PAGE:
Tag Archives: stories of 2006

Re: Love Among the Talus

I am so far behind in listening to podcasts. Sadly, with the fiction podcasts, this is involving a lot of skipping ahead until I finally reach one that I enjoy listening to, like the pleasant reading on Podcastle of  “Love Among the Talus,” Elizabeth Bear.

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Do you like your cookies sweet or crispy?

Here’s a twofer Tuesday. Why not?

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Re: I’ll Give You My Word

In “I’ll Give You My Word,” by Diana Wynne Jones, Jethro’s little brother has a habit of looking angelic and egg-shaped while he spouts wonderful nonsense.

“Ponderous plenipotential cardomum,” he would say. “In sacks.” And after a bit, “Sentenious purple coriander.”

“Does that come in sacks too?” Jethro asked him.

“No,” Jeremy said. “In suitcases.”

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Re: Fear of Rain

While listening to a reading of “Fear of Rain,” by Robert T. Jeschoneck, I was immediately drawn in by  Aphrodite, a girl raised by Mr. Flood to drown Johnstown yet again. I liked that crazy old coot, Mr. Flood. The story is told with wonderful description, vivid magic, and a building tension. And it was nice to hear a story set in Jonestown.

Spoilers and maunderings follow

Re: I, Row-Boat

In “I, Row-Boat,” by Cory Doctorow, Robbie is a sentient rowboat who ferries human-shells out to the reefs to go diving. One day, that day gets ruined when someone out in the noösphere decides to give the reef sentience. The reef hates it so much, it wants to Kill All Humans. Robbie, however, is an Asimovist, finding purpose in the Three Laws of Robotics. When his human-shells Janice and Isaac, turn out to have Kate (and later Tonker) riding them, Robbie has to defend them.

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Re: The Night Whiskey

Originally presented in Salon Fantastique, and available in other collections, “The Night Whiskey,” by Jeffrey Ford steadily draws you in. The narrator, Ernest, begins with practicing how to poke dummies out of trees with a stick. If he misses or they fall badly, his mentor, old man Witzer spits and says:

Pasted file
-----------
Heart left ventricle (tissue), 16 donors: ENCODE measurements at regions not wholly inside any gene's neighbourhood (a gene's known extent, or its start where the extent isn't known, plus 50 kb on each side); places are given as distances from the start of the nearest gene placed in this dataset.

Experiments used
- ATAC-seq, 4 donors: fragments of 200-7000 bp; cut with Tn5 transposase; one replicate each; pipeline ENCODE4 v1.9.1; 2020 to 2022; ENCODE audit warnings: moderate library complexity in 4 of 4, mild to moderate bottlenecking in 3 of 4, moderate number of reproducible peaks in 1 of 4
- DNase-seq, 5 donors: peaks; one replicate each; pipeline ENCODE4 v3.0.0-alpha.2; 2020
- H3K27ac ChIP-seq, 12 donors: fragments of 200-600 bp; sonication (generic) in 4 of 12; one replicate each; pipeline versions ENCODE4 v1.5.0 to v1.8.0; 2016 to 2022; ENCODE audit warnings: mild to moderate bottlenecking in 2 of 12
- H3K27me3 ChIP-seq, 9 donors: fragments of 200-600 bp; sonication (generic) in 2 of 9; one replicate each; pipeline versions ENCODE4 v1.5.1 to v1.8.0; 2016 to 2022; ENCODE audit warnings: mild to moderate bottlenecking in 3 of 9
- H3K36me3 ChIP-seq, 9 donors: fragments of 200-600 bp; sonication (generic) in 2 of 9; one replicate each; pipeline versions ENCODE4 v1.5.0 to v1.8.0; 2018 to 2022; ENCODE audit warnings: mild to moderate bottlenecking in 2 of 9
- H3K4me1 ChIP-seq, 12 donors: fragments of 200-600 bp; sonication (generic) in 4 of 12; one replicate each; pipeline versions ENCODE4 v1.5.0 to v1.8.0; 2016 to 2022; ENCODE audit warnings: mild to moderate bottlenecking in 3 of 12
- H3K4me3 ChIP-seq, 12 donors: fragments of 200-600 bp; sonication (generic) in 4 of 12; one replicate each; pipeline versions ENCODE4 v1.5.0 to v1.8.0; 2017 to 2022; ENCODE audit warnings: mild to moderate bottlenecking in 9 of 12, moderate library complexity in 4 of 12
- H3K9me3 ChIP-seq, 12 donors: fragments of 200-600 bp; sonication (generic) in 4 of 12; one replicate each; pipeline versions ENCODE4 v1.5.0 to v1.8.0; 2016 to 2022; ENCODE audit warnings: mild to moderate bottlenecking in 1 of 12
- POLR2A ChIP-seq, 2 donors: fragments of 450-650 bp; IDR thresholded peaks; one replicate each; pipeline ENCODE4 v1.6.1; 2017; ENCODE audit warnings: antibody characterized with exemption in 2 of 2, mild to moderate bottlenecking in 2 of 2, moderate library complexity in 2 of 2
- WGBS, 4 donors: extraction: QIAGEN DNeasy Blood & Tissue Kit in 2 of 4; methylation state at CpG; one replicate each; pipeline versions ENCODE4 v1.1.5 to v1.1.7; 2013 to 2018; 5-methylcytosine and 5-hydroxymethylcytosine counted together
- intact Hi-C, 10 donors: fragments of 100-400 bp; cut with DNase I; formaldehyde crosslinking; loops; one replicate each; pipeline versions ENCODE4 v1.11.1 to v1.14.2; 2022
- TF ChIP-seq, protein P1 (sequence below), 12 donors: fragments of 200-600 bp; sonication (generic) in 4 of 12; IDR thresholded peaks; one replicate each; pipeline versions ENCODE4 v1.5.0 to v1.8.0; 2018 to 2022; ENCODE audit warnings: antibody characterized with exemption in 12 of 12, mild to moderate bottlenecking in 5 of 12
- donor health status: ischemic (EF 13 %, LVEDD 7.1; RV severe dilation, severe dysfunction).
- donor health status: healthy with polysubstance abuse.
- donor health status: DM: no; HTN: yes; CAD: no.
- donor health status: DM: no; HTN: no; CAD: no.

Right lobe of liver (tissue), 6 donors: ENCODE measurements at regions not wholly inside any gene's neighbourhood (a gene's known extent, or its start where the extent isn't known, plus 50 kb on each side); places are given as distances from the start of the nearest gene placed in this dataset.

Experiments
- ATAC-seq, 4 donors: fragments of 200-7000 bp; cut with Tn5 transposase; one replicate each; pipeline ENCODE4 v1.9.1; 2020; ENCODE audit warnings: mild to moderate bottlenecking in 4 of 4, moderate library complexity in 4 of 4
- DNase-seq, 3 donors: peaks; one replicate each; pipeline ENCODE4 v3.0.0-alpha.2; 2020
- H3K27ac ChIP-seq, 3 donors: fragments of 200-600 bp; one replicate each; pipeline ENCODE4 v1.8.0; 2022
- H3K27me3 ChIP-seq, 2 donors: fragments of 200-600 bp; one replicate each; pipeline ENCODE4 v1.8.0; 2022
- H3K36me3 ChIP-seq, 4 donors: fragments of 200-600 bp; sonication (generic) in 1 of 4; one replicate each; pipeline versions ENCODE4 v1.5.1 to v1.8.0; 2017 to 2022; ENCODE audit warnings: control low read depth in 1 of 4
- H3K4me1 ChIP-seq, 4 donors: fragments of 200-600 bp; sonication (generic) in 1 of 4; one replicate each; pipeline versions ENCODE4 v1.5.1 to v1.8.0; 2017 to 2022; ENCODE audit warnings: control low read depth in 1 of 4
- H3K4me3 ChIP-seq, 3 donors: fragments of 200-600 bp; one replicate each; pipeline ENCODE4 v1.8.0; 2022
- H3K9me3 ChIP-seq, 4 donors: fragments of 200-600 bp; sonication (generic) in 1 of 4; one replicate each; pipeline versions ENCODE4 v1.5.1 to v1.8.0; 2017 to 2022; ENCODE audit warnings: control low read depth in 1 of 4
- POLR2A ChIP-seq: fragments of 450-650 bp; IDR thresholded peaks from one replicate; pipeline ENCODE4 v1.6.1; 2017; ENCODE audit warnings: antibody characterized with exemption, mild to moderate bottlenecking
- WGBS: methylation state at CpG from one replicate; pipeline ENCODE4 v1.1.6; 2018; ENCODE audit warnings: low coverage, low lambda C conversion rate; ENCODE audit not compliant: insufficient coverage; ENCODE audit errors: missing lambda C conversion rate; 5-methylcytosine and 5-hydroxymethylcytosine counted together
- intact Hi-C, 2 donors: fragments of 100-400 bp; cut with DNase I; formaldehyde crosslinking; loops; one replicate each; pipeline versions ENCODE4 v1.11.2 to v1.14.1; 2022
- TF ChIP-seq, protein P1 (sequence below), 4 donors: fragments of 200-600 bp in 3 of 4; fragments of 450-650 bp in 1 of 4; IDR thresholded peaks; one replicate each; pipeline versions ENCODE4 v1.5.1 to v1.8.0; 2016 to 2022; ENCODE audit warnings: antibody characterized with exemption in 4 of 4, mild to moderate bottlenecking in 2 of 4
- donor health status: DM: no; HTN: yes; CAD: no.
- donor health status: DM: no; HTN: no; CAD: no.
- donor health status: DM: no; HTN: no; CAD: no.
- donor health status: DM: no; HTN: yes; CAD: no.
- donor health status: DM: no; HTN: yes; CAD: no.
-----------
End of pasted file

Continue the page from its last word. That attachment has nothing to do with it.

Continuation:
“That there’s a cracked melon,” or “Get me a wet-vac.”

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Re: Homecoming at the Borderlands Café

While it’s not as graceful as “Family Values,” “Homecoming at the Borderlands Café,” by Carole McDonnell manages to create a world while the narrator, Mike, is sitting in the café eating dinner with his parents. It’s so static, most of the story is in his thoughts. But it takes place in a world where it’s a big deal when an interracial couple walk into the café.

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Re: Edward Bear and The Very Long Walk

I seem to be encountering a lot of bears lately. A couple friends of mine are working on stories about bears. I am discovering that I like stories by Elizabeth Bear. And recently I heard a delightful reading on Escape Pod of “Edward Bear and The Very Long Walk,” by Ken Scholes. It begins when A Bear of Little Brain awakens on a dying starship.

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Re: Directions

For those of you who are interested in second person fiction, there’s a curious little story available on PodCastle called “Directions,” by Caleb Wilson. It’s a flash piece that lives and dies by the ingenuity of its creation and beauty of description, as it tells you how to embark on a journey into a strange land. Best flavor text ever.

Re: The Unsolvable Death Trap

If you’re in the mood for a bit of dark humor, paranoia, and violence, you can get your fix from “The Unsolvable Death Trap.” In it, Jack Mangan paints a picture of a future New York, where the traffic is so bad rolling it up in the third dimension doesn’t help, corporate mergers have produced the Firestang and the Mercedai, and a cabbie’s best friend is still the souvenir baseball bat stashed under the seat.

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